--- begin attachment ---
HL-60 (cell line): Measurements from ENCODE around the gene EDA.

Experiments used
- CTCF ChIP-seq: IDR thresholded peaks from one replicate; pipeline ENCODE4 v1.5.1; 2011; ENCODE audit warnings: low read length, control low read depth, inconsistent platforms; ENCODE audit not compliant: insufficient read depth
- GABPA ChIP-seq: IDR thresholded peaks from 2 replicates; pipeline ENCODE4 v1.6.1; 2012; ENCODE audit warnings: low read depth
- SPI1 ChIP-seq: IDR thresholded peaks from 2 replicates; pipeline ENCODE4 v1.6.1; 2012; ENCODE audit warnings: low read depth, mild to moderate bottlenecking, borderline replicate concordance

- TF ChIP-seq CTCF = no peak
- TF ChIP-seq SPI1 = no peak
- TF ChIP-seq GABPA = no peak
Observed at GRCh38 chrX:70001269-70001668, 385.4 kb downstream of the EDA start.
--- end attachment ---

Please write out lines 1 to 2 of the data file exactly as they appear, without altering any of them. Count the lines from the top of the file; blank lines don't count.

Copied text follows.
HL-60 (cell line): Measurements from ENCODE around the gene EDA.

Experiments used